What do we all, as Christians, need to do then? All of us need to reflect on each and every one of our lives, and what we have done, and how we have lived every single day. Have we been distracted in our way to the Lord by the many temptations in life? Have we done what we need to do in order to prepare for the Lord? In the Gospel today, we heard about how in the past, many people had been caught unprepared and unaware in sin, from the time of Noah to the time of Lot.

Those people who lived at the time of Noah and Lot lived wickedly, committing sins before God by immoral behaviours and by corrupting themselves with sinful acts, the worship of false and pagan idols, and many more. They rejected the Lord their God and settled for worldly pleasures and corruptions. That was how they met their downfall, when the great flood came at the time of Noah, and when the flames and sulfur rained down upon Sodom and Gomorrah, destroying all who refused to repent.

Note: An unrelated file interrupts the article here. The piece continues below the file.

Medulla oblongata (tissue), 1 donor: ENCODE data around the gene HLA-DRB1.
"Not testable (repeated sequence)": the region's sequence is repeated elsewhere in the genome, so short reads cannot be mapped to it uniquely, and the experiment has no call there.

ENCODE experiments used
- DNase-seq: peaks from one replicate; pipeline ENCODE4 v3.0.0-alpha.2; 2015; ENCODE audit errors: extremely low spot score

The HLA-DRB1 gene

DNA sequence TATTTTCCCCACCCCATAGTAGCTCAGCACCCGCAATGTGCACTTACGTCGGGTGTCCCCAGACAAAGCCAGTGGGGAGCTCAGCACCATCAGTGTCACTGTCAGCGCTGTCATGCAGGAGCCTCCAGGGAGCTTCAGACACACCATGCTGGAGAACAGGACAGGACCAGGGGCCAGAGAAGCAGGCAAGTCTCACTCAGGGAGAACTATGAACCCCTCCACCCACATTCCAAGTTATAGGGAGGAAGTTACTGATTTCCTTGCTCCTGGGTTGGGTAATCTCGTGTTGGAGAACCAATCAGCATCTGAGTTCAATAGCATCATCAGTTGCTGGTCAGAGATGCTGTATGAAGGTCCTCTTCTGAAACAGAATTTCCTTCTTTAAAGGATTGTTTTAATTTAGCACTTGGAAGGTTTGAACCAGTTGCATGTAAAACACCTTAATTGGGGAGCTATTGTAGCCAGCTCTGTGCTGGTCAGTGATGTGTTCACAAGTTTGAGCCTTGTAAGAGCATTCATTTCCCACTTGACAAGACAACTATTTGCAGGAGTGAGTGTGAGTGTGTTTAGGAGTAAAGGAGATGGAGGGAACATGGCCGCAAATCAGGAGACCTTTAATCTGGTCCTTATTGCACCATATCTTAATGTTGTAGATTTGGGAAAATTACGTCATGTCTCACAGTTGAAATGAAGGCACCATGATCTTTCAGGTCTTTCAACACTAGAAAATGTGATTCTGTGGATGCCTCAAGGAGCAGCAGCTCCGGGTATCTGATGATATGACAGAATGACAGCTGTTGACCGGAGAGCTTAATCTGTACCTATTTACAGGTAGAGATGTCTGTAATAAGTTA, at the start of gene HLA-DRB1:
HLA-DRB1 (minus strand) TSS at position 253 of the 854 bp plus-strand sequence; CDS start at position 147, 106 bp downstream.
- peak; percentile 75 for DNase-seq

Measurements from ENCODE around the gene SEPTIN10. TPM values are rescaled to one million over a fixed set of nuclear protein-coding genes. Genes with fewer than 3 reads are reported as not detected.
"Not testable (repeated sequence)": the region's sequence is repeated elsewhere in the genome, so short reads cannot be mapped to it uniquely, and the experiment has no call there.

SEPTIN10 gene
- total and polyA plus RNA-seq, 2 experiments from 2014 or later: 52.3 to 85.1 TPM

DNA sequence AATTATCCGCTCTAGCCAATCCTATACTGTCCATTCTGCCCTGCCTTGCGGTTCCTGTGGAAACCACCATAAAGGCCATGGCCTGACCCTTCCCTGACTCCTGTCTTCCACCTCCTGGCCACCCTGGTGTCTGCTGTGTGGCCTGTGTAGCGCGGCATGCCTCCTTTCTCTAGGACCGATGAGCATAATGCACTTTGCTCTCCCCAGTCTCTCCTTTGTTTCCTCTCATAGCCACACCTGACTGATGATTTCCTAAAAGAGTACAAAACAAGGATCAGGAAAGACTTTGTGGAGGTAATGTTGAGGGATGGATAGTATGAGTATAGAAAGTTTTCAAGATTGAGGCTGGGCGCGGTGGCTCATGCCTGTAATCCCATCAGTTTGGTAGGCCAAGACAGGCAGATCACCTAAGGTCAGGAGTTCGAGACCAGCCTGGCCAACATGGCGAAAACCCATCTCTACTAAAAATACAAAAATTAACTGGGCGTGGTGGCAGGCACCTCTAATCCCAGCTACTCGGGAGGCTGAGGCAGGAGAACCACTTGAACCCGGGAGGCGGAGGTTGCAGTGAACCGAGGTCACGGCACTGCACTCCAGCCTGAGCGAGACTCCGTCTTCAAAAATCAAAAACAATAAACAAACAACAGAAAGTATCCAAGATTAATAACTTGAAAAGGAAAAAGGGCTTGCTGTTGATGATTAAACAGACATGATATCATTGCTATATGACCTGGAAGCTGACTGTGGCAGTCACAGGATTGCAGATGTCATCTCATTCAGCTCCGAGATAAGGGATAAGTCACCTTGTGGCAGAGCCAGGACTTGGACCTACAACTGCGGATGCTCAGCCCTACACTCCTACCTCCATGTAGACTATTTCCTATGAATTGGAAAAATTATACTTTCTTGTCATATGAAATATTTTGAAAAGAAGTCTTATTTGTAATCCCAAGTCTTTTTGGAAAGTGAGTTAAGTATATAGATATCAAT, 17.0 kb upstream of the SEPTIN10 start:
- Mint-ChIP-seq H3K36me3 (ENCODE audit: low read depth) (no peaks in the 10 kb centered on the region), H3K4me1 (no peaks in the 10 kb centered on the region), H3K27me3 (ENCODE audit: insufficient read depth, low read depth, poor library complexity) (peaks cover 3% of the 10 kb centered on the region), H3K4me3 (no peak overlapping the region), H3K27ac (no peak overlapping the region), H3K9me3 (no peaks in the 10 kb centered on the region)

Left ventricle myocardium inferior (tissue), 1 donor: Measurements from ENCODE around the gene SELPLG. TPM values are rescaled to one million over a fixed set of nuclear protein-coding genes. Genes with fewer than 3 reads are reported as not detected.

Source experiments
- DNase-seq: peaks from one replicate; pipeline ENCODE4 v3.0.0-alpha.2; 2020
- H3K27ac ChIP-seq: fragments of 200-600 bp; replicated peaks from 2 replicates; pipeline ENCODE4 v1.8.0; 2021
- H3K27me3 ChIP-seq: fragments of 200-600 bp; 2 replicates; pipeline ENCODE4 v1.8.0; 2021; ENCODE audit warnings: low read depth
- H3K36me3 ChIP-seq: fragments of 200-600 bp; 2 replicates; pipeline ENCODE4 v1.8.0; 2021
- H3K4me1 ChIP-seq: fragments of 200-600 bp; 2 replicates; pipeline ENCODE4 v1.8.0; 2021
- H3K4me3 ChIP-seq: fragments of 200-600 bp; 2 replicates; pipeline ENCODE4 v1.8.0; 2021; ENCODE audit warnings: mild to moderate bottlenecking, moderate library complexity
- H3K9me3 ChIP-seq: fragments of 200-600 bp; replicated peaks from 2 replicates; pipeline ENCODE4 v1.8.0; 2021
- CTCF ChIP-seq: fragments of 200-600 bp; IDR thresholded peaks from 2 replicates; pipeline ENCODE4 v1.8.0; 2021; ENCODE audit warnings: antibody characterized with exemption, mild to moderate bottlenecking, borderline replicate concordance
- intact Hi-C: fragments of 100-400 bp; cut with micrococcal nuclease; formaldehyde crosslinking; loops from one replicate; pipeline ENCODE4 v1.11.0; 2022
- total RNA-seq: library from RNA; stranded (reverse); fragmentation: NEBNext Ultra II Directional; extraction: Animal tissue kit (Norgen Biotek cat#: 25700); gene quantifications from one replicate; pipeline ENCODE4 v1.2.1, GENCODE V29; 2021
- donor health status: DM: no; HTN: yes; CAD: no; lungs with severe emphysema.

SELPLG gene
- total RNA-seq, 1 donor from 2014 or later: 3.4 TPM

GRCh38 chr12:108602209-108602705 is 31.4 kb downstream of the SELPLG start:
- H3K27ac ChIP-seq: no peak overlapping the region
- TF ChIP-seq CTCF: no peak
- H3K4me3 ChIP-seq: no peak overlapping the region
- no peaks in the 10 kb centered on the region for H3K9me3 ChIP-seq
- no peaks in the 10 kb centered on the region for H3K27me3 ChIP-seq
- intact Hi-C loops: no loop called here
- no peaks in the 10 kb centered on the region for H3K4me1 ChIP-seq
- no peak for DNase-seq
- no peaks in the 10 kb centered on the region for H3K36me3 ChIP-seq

Having learnt of all these examples, how can we then avoid the fate of those who have gone to their just fate because of their sins? As Christians, all of us must put God first and foremost in our lives, to give our whole heart, love and attention to Him, and to no other. We cannot let the temptations of the idols present in our lives from distracting us in our journey towards God.

That said, money, power, fame and many other things I have mentioned are on their own not wicked or evil by their nature. These can be used for either good or evil purposes. Rather, it is our unhealthy attachment to them, our greed for them that led us to idolise these things and forget about the Lord our God. This is why many of us faltered in our faith, because we were not able to resist those temptations.

Brothers and sisters in Christ, let us strive to reorientate our lives and rethink our life choices and priorities. We should devote our time and effort towards God, and not to be too attached to worldly temptations of money, possessions, fame, glory and many others. And we should also perhaps follow the example of today’s saint, St. Elizabeth of Hungary, a renowned princess turned into a devout servant of God towards the end of her life.